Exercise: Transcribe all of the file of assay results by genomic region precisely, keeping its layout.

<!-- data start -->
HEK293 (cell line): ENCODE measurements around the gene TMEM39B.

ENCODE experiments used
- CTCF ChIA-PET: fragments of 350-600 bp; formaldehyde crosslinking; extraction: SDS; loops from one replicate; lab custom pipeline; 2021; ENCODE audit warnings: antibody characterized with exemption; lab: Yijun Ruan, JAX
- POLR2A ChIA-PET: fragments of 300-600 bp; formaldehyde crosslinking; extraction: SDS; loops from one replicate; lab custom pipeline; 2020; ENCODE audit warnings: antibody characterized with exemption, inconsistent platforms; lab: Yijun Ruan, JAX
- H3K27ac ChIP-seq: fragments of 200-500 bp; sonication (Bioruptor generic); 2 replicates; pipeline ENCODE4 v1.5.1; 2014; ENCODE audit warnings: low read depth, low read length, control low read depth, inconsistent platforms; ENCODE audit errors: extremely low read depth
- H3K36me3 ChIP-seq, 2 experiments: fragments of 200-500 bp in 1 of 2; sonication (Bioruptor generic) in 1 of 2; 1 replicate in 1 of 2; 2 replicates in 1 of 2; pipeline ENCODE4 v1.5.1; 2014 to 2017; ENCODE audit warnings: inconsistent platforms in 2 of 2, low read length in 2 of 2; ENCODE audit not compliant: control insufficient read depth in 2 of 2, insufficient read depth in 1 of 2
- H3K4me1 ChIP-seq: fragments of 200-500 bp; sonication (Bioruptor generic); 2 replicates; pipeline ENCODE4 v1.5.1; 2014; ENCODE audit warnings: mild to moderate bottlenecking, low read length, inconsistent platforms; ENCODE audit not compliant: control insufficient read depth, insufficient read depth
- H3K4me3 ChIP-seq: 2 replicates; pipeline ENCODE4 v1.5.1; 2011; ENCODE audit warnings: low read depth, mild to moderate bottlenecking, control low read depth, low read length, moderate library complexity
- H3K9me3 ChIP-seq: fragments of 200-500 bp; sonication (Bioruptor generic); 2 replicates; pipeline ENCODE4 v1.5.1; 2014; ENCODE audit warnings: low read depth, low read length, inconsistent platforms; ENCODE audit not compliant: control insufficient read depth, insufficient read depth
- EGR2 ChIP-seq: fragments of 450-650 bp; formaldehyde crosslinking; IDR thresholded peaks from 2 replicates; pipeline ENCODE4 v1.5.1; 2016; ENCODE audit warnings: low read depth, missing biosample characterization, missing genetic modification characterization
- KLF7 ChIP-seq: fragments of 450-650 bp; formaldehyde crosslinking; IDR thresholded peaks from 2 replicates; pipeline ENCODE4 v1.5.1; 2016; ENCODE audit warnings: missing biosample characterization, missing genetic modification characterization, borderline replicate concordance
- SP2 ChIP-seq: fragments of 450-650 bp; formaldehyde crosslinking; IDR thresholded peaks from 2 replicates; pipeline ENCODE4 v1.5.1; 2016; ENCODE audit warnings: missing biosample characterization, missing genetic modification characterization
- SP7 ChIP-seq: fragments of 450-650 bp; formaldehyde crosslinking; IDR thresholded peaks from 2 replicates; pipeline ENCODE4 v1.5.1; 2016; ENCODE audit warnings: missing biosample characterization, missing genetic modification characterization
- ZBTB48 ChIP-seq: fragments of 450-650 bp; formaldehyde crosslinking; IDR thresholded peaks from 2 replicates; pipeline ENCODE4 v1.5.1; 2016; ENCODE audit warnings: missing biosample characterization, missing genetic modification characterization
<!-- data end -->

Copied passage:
HEK293 (cell line): ENCODE measurements around the gene TMEM39B.

ENCODE experiments used
- CTCF ChIA-PET: fragments of 350-600 bp; formaldehyde crosslinking; extraction: SDS; loops from one replicate; lab custom pipeline; 2021; ENCODE audit warnings: antibody characterized with exemption; lab: Yijun Ruan, JAX
- POLR2A ChIA-PET: fragments of 300-600 bp; formaldehyde crosslinking; extraction: SDS; loops from one replicate; lab custom pipeline; 2020; ENCODE audit warnings: antibody characterized with exemption, inconsistent platforms; lab: Yijun Ruan, JAX
- H3K27ac ChIP-seq: fragments of 200-500 bp; sonication (Bioruptor generic); 2 replicates; pipeline ENCODE4 v1.5.1; 2014; ENCODE audit warnings: low read depth, low read length, control low read depth, inconsistent platforms; ENCODE audit errors: extremely low read depth
- H3K36me3 ChIP-seq, 2 experiments: fragments of 200-500 bp in 1 of 2; sonication (Bioruptor generic) in 1 of 2; 1 replicate in 1 of 2; 2 replicates in 1 of 2; pipeline ENCODE4 v1.5.1; 2014 to 2017; ENCODE audit warnings: inconsistent platforms in 2 of 2, low read length in 2 of 2; ENCODE audit not compliant: control insufficient read depth in 2 of 2, insufficient read depth in 1 of 2
- H3K4me1 ChIP-seq: fragments of 200-500 bp; sonication (Bioruptor generic); 2 replicates; pipeline ENCODE4 v1.5.1; 2014; ENCODE audit warnings: mild to moderate bottlenecking, low read length, inconsistent platforms; ENCODE audit not compliant: control insufficient read depth, insufficient read depth
- H3K4me3 ChIP-seq: 2 replicates; pipeline ENCODE4 v1.5.1; 2011; ENCODE audit warnings: low read depth, mild to moderate bottlenecking, control low read depth, low read length, moderate library complexity
- H3K9me3 ChIP-seq: fragments of 200-500 bp; sonication (Bioruptor generic); 2 replicates; pipeline ENCODE4 v1.5.1; 2014; ENCODE audit warnings: low read depth, low read length, inconsistent platforms; ENCODE audit not compliant: control insufficient read depth, insufficient read depth
- EGR2 ChIP-seq: fragments of 450-650 bp; formaldehyde crosslinking; IDR thresholded peaks from 2 replicates; pipeline ENCODE4 v1.5.1; 2016; ENCODE audit warnings: low read depth, missing biosample characterization, missing genetic modification characterization
- KLF7 ChIP-seq: fragments of 450-650 bp; formaldehyde crosslinking; IDR thresholded peaks from 2 replicates; pipeline ENCODE4 v1.5.1; 2016; ENCODE audit warnings: missing biosample characterization, missing genetic modification characterization, borderline replicate concordance
- SP2 ChIP-seq: fragments of 450-650 bp; formaldehyde crosslinking; IDR thresholded peaks from 2 replicates; pipeline ENCODE4 v1.5.1; 2016; ENCODE audit warnings: missing biosample characterization, missing genetic modification characterization
- SP7 ChIP-seq: fragments of 450-650 bp; formaldehyde crosslinking; IDR thresholded peaks from 2 replicates; pipeline ENCODE4 v1.5.1; 2016; ENCODE audit warnings: missing biosample characterization, missing genetic modification characterization
- ZBTB48 ChIP-seq: fragments of 450-650 bp; formaldehyde crosslinking; IDR thresholded peaks from 2 replicates; pipeline ENCODE4 v1.5.1; 2016; ENCODE audit warnings: missing biosample characterization, missing genetic modification characterization